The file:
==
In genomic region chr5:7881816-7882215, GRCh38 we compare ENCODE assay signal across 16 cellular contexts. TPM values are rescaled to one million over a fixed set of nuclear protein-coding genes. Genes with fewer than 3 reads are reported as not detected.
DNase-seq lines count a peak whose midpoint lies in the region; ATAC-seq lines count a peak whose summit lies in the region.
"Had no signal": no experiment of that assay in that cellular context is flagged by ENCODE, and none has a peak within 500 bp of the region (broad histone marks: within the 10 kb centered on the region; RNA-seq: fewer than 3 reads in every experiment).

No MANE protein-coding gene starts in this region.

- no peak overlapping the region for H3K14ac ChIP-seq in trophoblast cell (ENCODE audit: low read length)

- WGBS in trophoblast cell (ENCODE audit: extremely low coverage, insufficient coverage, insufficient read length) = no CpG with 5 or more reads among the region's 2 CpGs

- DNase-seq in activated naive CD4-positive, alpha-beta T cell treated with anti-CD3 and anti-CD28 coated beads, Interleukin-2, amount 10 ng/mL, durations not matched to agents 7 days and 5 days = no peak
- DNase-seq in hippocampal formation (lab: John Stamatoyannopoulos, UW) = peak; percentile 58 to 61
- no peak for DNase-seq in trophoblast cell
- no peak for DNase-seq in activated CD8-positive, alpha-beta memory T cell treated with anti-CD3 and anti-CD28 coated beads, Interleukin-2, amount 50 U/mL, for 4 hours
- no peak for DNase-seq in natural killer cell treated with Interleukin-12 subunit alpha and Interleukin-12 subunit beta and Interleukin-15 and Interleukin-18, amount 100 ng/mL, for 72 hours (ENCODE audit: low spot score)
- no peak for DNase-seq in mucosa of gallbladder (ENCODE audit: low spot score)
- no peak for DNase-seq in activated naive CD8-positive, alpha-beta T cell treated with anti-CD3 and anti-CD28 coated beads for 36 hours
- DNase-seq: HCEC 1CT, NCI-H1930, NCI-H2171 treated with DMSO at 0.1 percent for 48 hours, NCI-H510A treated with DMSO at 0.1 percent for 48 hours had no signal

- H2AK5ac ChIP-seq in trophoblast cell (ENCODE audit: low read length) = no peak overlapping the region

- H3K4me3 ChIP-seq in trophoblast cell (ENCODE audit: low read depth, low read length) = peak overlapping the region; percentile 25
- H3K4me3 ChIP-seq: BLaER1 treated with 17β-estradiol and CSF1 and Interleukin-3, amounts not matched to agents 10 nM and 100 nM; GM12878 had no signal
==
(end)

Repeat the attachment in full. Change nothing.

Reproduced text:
In genomic region chr5:7881816-7882215, GRCh38 we compare ENCODE assay signal across 16 cellular contexts. TPM values are rescaled to one million over a fixed set of nuclear protein-coding genes. Genes with fewer than 3 reads are reported as not detected.
DNase-seq lines count a peak whose midpoint lies in the region; ATAC-seq lines count a peak whose summit lies in the region.
"Had no signal": no experiment of that assay in that cellular context is flagged by ENCODE, and none has a peak within 500 bp of the region (broad histone marks: within the 10 kb centered on the region; RNA-seq: fewer than 3 reads in every experiment).

No MANE protein-coding gene starts in this region.

- no peak overlapping the region for H3K14ac ChIP-seq in trophoblast cell (ENCODE audit: low read length)

- WGBS in trophoblast cell (ENCODE audit: extremely low coverage, insufficient coverage, insufficient read length) = no CpG with 5 or more reads among the region's 2 CpGs

- DNase-seq in activated naive CD4-positive, alpha-beta T cell treated with anti-CD3 and anti-CD28 coated beads, Interleukin-2, amount 10 ng/mL, durations not matched to agents 7 days and 5 days = no peak
- DNase-seq in hippocampal formation (lab: John Stamatoyannopoulos, UW) = peak; percentile 58 to 61
- no peak for DNase-seq in trophoblast cell
- no peak for DNase-seq in activated CD8-positive, alpha-beta memory T cell treated with anti-CD3 and anti-CD28 coated beads, Interleukin-2, amount 50 U/mL, for 4 hours
- no peak for DNase-seq in natural killer cell treated with Interleukin-12 subunit alpha and Interleukin-12 subunit beta and Interleukin-15 and Interleukin-18, amount 100 ng/mL, for 72 hours (ENCODE audit: low spot score)
- no peak for DNase-seq in mucosa of gallbladder (ENCODE audit: low spot score)
- no peak for DNase-seq in activated naive CD8-positive, alpha-beta T cell treated with anti-CD3 and anti-CD28 coated beads for 36 hours
- DNase-seq: HCEC 1CT, NCI-H1930, NCI-H2171 treated with DMSO at 0.1 percent for 48 hours, NCI-H510A treated with DMSO at 0.1 percent for 48 hours had no signal

- H2AK5ac ChIP-seq in trophoblast cell (ENCODE audit: low read length) = no peak overlapping the region

- H3K4me3 ChIP-seq in trophoblast cell (ENCODE audit: low read depth, low read length) = peak overlapping the region; percentile 25
- H3K4me3 ChIP-seq: BLaER1 treated with 17β-estradiol and CSF1 and Interleukin-3, amounts not matched to agents 10 nM and 100 nM; GM12878 had no signal